World

Xi Jinping To Visit Russia As Biden Admin Downplays Diplomatic Efforts

(Photo by SERGEI BOBYLYOV/SPUTNIK/AFP via Getty Images)

Dylan Housman Chief Foreign Affairs Correspondent
Font Size:

Chinese President Xi Jinping’s government announced a visit to Russian President Vladimir Putin Friday as the Chinese Communist Party (CCP) works to exert more diplomatic influence around the world.

Xi and Putin will have a one-on-one meeting over dinner Monday, Kremlin spokesman Dmitry Peskov said Friday, followed by more formal talks involving other officials Tuesday. Putin advisor Yuri Usahkov said the meeting could alter Russia’s strategy for fighting its war in Ukraine, according to the Associated Press.

China has largely claimed to be playing a neutral role in the conflict, publicly calling for a ceasefire last month as part of a position paper released by the CCP that some characterized as a “peace plan.” But the CCP has served as a key economic and diplomatic ally to Russia, resisting Western sanctions against Moscow and refusing to condemn Putin’s aggression as a “war” or “invasion,” modeling its rhetoric after the Kremlin’s with terms like “special military operation.”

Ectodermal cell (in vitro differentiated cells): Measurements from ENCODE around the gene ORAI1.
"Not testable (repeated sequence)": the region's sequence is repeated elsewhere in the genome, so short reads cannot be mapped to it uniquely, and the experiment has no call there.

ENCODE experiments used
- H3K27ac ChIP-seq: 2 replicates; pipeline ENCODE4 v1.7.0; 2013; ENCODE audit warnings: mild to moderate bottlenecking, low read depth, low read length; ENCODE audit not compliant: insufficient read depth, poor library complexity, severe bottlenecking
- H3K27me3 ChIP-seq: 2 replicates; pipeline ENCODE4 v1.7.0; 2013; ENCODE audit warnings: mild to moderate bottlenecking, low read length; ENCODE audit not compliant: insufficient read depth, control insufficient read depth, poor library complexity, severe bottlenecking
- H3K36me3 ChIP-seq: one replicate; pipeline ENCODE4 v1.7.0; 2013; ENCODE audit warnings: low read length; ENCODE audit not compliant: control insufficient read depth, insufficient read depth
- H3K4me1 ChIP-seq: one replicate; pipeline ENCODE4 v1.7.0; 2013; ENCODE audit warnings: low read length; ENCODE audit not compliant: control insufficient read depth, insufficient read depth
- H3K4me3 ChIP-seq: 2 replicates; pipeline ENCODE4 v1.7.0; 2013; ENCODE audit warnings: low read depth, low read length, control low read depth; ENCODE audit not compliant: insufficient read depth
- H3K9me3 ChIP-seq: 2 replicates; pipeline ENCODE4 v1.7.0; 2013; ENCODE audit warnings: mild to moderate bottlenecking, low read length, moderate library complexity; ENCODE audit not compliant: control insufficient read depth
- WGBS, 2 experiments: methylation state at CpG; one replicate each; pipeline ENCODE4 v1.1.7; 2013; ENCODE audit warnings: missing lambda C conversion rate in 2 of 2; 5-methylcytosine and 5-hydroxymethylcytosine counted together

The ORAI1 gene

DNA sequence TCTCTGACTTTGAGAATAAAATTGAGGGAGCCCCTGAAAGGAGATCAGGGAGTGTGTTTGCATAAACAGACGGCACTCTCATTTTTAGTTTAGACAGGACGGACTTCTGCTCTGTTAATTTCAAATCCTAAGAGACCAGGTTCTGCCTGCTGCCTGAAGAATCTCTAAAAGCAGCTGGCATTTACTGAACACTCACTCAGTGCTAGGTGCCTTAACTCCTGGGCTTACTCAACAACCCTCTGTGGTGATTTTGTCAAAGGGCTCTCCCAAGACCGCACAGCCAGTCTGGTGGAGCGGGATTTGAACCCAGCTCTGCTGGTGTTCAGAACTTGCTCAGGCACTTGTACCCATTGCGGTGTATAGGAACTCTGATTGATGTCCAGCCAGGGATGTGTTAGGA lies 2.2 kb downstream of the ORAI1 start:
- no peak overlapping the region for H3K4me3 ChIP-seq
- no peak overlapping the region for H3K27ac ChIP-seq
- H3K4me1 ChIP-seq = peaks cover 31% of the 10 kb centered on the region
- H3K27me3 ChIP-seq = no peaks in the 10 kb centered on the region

The CCP declared last year that it has a “no limits” friendship with Russia. (RELATED: China Set To Spend Way More In One Area Than Biden After President Releases His Spending Plan)

Last week, China brokered a deal between Iran and Saudi Arabia to re-establish diplomatic relations in what was seen as a diplomatic coup for Xi. The two Middle Eastern powers are set to re-establish embassies with each other and appoint ambassadors within two months after a seven-year period without formal relations. Iran also committed to no longer arming Houthi rebels in Yemen, officials said Thursday, signaling a potential end to one of the world’s deadliest conflicts.

The United States, which downplayed China’s role in the Saudi-Iran deal and has characterized China’s diplomatic efforts regarding Ukraine as unserious, warned Xi not to use the Putin meeting to push a ceasefire: “A ceasefire now is, again, effectively the ratification of Russian conquest,” National Security Council spokesman John Kirby told reporters Friday.